The Pigeonhole is a Serial Book Club

The Pigeonhole is a Serial Book Club Book Culture The Bookseller brings our attention to a new bookclub platform based around serials. It's called The Pigeonhole, and it's currently running a contest.

Online publishing platform The Pigeonhole is launching its first "disappearing book" with new Scandi crime thriller Victim Without a Face by Stefan Ahnhem (Head of Zeus).

Subscribers will be sent one "stave" every day starting from 18th April which will consist of a few chapters. Readers will then have just 24 hours to read each stave before it disappears. The Pigeonhole will be giving away the first 250 subscriptions for free.

The novel follows criminal investigator Fabian Risk who is asked to investigate the brutal murder of one of his former classmates. Soon the bodies of more classmates are found, and Risk finds himself in a race against time to find the murderer before the entire class is killed.

My only question about this promotion is whether my payment will return at the same rate that the ebook vanishes. I don't do ebook rentals, so if the plan involves me losing access then it should also involve a refund.

But gimmick aside, The Pigeonhole is perhaps the first example of a good use for intentionally serialized content. It's a book club platform (The Bookseller was wrong to call it an "online publishing platform") which delivers ebooks in small chunks. That is a good way to keep all of the members of a book club reading the same material so that they can discuss the book as they go along.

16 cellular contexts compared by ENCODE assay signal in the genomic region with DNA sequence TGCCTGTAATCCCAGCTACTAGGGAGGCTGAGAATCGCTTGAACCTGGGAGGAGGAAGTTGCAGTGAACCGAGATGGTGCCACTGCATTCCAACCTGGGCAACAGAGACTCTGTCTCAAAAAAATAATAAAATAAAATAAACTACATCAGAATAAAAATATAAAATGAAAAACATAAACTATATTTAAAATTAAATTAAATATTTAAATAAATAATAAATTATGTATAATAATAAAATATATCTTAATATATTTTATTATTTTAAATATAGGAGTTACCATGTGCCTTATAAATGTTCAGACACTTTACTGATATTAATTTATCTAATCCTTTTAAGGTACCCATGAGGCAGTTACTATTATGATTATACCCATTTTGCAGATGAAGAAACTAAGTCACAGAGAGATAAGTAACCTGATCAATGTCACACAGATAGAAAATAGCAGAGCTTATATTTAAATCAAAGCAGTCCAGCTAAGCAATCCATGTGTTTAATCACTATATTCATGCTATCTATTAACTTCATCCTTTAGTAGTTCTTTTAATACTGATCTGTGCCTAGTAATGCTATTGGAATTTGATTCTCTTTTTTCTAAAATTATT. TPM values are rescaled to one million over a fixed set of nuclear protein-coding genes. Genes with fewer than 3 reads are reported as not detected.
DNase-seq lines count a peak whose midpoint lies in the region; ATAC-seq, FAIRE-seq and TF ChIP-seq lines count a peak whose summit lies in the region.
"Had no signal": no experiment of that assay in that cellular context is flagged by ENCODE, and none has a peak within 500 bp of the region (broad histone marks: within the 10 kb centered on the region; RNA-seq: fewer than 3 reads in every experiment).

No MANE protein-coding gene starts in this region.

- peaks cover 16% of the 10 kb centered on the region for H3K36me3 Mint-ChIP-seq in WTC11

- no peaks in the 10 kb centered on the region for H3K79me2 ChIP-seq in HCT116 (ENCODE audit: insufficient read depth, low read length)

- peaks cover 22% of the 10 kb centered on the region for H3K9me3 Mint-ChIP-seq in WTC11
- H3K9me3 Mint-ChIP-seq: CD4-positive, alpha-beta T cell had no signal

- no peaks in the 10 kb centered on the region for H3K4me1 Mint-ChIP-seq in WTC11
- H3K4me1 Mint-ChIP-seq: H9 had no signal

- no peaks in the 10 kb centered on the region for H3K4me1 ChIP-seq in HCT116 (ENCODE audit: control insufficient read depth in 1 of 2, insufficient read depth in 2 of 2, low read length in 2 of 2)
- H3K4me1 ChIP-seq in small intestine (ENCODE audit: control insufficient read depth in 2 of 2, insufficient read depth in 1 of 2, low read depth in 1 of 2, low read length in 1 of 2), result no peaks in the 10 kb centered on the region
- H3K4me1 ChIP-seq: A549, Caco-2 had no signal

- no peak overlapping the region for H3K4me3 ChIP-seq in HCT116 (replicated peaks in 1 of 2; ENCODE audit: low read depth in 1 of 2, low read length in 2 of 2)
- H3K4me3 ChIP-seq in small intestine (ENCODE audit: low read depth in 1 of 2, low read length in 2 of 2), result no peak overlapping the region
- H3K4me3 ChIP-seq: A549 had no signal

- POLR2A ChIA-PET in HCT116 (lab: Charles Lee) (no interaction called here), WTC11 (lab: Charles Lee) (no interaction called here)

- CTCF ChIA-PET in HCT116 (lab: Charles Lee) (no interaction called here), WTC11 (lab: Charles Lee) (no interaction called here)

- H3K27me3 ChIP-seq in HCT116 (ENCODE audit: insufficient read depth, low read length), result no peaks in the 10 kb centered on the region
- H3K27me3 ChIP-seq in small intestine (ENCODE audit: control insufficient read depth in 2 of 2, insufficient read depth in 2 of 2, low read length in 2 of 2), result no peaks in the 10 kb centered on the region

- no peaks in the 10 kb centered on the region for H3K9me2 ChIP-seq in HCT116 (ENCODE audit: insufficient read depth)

Assuming, that is, that all members have an iDevice. There's no way to read on the service's website, or on Android, and that limits The Pigeonhole's reach.

But does that really matter? I mean, when we already have Kindle/Goodreads, Facebook, BookLikes, and other social networks, is there really a need for a book club platform that dribbles out the content a couple chapters at a time?

image by infowidget

Nate Hoffelder

View posts by Nate Hoffelder
Nate Hoffelder is the founder and editor of The Digital Reader: He's here to chew bubble gum and fix broken websites, and he is all out of bubble gum. He has been blogging about indie authors since 2010 while learning new tech skills at the drop of a hat. He fixes author sites, and shares what he learns on The Digital Reader's blog. In his spare time, he fosters dogs for A Forever Home, a local rescue group.

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